Email interview with Michael Flynn conducted by N. Elizabeth Schlatter, curator, December 2012
Why were you drawn to work with ferrofluid in the first place? Would you mind talking briefly about what ferrofluid is and what makes the amazing shapes appear? Why do you find this material especially appealing to work with?
The Magnetoscope is not intended to deliver scientific information; its function is simply to activate curiosity. Natural human curiosity is the most potent, and the only authentic motivation for learning. The following explanation is made palatable by ravenous curiosity: Ferrofluid is a magnetic liquid that was developed by NASA. It is engineered at the molecular level, with nano-scale iron oxide particles chemically joined with oil to form a stable colloidal mixture that will not separate – even when exposed to strong magnets. Magnets steer the shape of the liquid as the iron particles in the oil are pulled toward the strongest magnetic fields. But the magnetic field is affected too. The field lines normally spread out as much as possible when traveling through air, but they are drawn together inside the columns of iron-rich ferrofluid. There are almost no magnetic field lines between the liquid columns because the magnetic fields crammed into adjacent columns repel each other. Gravity slumps these liquid columns into cone shapes, like piles of sand. And surface tension in the oil is responsible for the sharp tips and the glossy appearance. There is a lot of physics and chemistry at work in this enigmatic display of levitating liquid.
There’s an inherent lusciousness to ferrofluid, both in terms of its color and its forms. What kinds of aesthetic considerations went into your final design that relate to the purpose of the piece (e.g. color and size)?
I built the Magnetoscope around the maximum gap between magnets that I could span with ferrofluid. The heavy aluminum construction feels smooth and solid. It creates the science fiction futurist aesthetic which is an identifying characteristic of my artwork. I love the appearance of the Magnetoscope’s large viewing domes, but these were designed primarily for their function as a sturdy enclosure that remains immaculately clean – far from the messy splash of ferrofluid.
The flow within Magnetoscope is present in both the ferrofluid itself and in the interaction of the museum visitors who are able to change the position of the magnets. Why did you create a piece that requires interaction instead of just displaying the ferrofluid in motion?
The Magnetoscope fosters an extended sense of community in public spaces as people engage each other in cooperative play. Independent magnet positioning hand wheels require users to negotiate a shared control strategy to steer the liquid’s flow with the top and bottom magnets. Transforming impersonal spaces with an experience of community is the highest purpose of public art.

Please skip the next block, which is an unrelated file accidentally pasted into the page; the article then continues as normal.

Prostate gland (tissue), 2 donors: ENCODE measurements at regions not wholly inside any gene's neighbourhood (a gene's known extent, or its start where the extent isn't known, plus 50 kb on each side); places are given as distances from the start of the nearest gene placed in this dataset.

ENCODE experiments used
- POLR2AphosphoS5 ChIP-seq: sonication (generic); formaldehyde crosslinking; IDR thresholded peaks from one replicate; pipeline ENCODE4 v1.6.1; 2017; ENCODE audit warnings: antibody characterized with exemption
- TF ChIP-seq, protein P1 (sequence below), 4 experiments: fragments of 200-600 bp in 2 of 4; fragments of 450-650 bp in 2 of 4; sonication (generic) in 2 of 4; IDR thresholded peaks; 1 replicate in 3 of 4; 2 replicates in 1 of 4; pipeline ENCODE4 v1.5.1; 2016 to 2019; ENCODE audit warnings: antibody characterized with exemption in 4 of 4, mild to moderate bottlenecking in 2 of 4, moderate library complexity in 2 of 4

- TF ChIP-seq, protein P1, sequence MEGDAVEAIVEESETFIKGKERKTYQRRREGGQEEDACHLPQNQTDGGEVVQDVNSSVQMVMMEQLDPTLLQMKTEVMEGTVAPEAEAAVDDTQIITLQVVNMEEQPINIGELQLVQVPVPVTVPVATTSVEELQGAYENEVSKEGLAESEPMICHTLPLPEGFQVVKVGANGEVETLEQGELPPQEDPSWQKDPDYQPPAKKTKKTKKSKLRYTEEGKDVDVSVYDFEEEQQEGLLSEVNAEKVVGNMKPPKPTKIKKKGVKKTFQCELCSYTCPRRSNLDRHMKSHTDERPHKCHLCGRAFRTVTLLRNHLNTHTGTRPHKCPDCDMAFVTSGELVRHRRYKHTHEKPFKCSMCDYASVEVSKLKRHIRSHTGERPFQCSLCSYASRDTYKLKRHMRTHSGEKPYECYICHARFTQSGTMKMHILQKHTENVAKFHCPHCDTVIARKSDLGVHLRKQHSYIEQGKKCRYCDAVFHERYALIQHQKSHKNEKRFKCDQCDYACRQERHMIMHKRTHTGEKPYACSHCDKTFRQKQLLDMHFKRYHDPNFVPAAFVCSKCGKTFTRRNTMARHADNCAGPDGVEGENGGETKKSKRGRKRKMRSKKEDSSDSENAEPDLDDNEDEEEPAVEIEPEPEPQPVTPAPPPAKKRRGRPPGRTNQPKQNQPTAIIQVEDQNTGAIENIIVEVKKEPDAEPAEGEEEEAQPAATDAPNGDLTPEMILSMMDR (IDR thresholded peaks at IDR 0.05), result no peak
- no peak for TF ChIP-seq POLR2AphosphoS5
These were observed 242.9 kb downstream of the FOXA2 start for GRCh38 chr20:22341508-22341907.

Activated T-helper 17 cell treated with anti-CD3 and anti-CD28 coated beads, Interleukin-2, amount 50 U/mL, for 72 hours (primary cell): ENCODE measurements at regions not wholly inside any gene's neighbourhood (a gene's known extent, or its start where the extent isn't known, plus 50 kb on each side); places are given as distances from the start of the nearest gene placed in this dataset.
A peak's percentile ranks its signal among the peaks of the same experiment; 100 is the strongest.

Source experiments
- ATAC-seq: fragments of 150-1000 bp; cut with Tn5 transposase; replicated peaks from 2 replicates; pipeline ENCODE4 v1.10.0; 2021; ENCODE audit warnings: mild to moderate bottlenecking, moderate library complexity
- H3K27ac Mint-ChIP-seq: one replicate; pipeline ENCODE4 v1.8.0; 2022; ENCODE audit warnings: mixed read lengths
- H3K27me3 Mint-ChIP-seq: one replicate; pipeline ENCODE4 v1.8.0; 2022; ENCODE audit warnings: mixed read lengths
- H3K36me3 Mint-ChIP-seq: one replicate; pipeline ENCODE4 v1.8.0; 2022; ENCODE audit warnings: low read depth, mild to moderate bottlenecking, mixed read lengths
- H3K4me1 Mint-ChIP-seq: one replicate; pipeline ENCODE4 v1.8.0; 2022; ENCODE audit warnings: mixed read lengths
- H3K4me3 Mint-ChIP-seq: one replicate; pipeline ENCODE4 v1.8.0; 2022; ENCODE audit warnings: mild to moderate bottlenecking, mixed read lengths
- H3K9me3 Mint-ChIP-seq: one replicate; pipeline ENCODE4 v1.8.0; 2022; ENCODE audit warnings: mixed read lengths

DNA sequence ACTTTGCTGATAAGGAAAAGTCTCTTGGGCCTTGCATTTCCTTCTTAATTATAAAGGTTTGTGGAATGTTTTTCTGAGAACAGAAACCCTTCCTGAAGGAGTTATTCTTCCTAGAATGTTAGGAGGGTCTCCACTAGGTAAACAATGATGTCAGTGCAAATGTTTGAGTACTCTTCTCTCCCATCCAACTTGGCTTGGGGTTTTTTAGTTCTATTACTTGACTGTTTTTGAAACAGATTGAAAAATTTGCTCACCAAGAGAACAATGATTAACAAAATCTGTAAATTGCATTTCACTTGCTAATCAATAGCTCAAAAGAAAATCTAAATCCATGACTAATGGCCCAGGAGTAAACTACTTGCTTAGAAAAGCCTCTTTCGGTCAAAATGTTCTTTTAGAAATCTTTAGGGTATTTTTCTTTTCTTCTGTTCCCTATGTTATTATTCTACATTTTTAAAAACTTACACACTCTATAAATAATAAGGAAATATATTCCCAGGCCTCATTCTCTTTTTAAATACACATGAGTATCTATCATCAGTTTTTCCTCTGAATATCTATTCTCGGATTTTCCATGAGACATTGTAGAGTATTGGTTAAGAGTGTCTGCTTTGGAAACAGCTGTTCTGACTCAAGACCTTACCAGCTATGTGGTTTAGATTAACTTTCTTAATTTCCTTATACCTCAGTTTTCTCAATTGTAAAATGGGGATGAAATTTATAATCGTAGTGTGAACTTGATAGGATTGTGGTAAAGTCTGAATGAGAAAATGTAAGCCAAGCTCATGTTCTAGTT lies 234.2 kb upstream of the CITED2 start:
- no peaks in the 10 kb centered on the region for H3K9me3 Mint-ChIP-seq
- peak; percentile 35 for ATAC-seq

A few of the other works in the exhibition Flow, Just Flow visualize physical properties of a variety of things and phenomena. Examples include Semiconductor’s 20Hz; HINT.FM’s Wind; and Shinichi Maruyama’s photographs. All of these works, along with Magnetoscope, deal with movement of substances or of energy within the natural world. Why do you think artists are inspired by this as a subject to explore?
Matter and energy flow in accord with the same universal laws of physics that shape ourselves. The subjective beauty of natural patterns is in the way we identify with order and complexity. It is as if we glimpse our own portrait in these patterns, which affirms our inherent connectedness to the natural world.
I wondered if you might talk about your creative process and if you ever find yourself in a state of creative flow? When/if that does happen, does it occur at various stages throughout the making of the work?
I find my best creative flow in my initial planning stages where I can dream freely. Even logistic constraints are springboards for inspiration. Because of this, I have dozens of projects in prototype stage and lots of cool junk crammed into my workshop. I find it difficult to bring my ideas all the way to market as a finished product; I worked for five years to refine the design of Magnetoscope. It is clear that I suffer from start-ophelia and finish-ophobia but I really enjoy the labor I’ve chosen for myself.
See a brief interview with Flynn at the Henry Ford Museum in Detroit, Michigan
Michael Flynn (American, born 1967) is a lecturer at the University of Michigan Stamps School of Art & Design and also founder of Fun Exhibits, an art & science experience-design company based in Ann Arbor, Michigan. Flynn has a B.S. in Physics and M.S. in Science Education, and has experience as a science educator, designer, and engineer. His exhibits are in continuous use in the permanent collections of The New York Hall of Science, The Inspiria Science Center in Norway, The Impression5 Science Center and the Ann Arbor Hands-on Museum in Michigan, and WonderLab Science Center and The Imagination Station in Indiana. He has exhibited at Dublin’s Science Gallery, The Edinburgh Science Festival, The USA Science and Engineering Festival and Maker Faire technology festivals in San Francisco, Chicago, Detroit, and New York.
Read more about Flynn and his work